Nieh Jung-chen was elected to the Central Committee of the Chinese Communist party at the party's Seventh National Congress in 1945. After the War in the Pacific ended, his troops moved rapidly into Inner Mongolia. They were forced to evacuate Kalgan late in 1946, but they established a firm base at Shihchiachuang in 1947. Nieh was elected a member of the standing committee of the party's Shansi-Chahar-Hopei bureau and commander of the Shansi-Chahar-Hopei Field Army in 1947. When the military balance in north China shifted in favor of the Chinese Communist forces in 1948, Nieh was appointed commander of the north China military district ofthe People's Liberation Army and second secretary of the Chinese Communist party's north China bureau. He served on the presidium of the north China provisional people's congress and became a member of the north China people's government at Shihchiachuang. When Fu Tso-yi (q.v.) surrendered Peiping in January 1949, Nieh made the arrangements for the peaceful takeover of the old capital. Nieh then became garrison commander of the Peiping-Tientsin area, in which capacity he participated in unsuccessful negotiations with the Nationalists in April 1949. He became mayor of Peiping on 8 September 1949, and he held that post until February 1951. He also served as a delegate to the Chinese People's Political Consultative Conference. When the People's Republic of China was established on 1 October 1949, Nieh Jung-chen became a member of the Central People's Government Council and deputy chief of staff of the People's Revolutionary Military Council. He was promoted to acting chief of staff early in 1950 when Hsu Hsiang-ch'ien (q.v.) resigned, and he served briefly as vice chairman of the People's Revolutionary Military Council in 1954. Also in 1954, he represented the North China Military District at the National People's Congress and became a member of the congress's Standing Committee. Soon afterwards, he was made a vice chairman of the National Defense Council.

Nieh Jung-chen was rewarded for his military contributions to the Chinese Communist cause in September 1955, when he was named one of ten marshals of the People's Republic of China and was accorded the nation's three highest military orders: the Order of August First, first class; the Order of Freedom and Independence, first class; and the Order of Liberation, first class. In September 1956 he was reelected to the Central Committee of the Chinese Communist party at the party's Eighth National Congress, and in October of that year he became a vice premier of the State Council, once again working closely with Chou En-lai. When the Scientific Planning Commission of the State Council was reorganized in May 1957, Nieh replaced Ch'en Yi ( 1901—; q.v.) as its chairman. The Scientific Planning Commission was merged with the National Technological Commission in November 1958 to form the Scientific-Technological Commission, with Nieh as chairman. The new commission worked to coordinate the activities of the armaments ministries. Nieh served as a delegate from Szechwan to the National People's Congresses in 1958 and 1964, and he was elected to the presidium at the latter congress.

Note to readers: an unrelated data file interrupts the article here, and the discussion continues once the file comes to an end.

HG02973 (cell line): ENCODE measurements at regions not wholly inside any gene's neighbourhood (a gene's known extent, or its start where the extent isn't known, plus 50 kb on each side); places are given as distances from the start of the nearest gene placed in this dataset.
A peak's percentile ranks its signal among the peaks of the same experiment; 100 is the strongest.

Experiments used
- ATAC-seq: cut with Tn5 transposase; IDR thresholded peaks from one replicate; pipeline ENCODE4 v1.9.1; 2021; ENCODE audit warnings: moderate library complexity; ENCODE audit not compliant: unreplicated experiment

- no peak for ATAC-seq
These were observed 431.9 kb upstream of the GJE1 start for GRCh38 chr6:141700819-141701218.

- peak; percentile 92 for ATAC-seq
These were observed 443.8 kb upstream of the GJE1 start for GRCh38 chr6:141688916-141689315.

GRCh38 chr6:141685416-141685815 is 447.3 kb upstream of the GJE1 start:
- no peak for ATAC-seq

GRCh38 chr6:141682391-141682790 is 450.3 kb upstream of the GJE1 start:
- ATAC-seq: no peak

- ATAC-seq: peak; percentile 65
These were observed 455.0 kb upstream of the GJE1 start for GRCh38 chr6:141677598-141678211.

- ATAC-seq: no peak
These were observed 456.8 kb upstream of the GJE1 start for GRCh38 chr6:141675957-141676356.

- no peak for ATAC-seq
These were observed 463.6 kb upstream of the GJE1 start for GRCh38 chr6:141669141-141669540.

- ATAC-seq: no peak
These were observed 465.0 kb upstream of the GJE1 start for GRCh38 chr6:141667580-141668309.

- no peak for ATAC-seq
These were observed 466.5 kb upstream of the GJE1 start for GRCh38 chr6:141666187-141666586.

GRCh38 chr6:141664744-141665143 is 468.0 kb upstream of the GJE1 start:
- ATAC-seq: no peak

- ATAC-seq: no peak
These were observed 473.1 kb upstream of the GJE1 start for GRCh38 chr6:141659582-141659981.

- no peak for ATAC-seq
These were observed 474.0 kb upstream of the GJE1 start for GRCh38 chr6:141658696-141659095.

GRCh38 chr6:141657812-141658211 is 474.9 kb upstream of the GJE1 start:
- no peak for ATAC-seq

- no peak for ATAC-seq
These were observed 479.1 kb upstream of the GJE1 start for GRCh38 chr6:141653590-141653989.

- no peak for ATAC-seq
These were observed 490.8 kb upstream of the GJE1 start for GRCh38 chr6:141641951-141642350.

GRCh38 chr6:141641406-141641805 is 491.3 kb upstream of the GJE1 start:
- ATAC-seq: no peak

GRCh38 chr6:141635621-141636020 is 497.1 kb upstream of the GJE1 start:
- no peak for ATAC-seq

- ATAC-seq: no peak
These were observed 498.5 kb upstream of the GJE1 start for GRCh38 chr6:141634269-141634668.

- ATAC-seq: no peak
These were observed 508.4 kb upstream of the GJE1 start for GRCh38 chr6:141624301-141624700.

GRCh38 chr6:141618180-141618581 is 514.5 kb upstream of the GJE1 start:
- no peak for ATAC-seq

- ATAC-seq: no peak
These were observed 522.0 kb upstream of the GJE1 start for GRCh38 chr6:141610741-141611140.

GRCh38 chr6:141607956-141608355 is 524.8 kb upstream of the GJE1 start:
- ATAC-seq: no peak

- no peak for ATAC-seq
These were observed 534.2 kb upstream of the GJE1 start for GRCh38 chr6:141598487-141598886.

Throughout the 1950's Nieh Jung-chen, who spoke French and Russian fluently, visited foreign countries on behalf of the People's Republic of China. In December 1955 he was a member of a Chinese delegation which went to Rumania and, in January 1956, to the German Democratic Republic on the occasion of President Wilheim Pieck's eightieth birthday. Nieh then visited Hungary and Czechoslovakia and attended the Political Consultative Committee meeting of the Warsaw Pact powers as an observer. After a brief stopover in Moscow, he returned to Peking. In April 1956 Nieh headed the Chinese delegation to the Third Congress of the North Korean Workers' party; in 1957 he headed a delegation to the independence celebrations in Ghana; and in October 1959 he led a delegation to East Germany for the tenth-anniversary celebrations of the German Democratic Republic.

Little is known about Nieh Jung-chen's personal life except that he was married and was the father of at least two children.

Biography in Chinese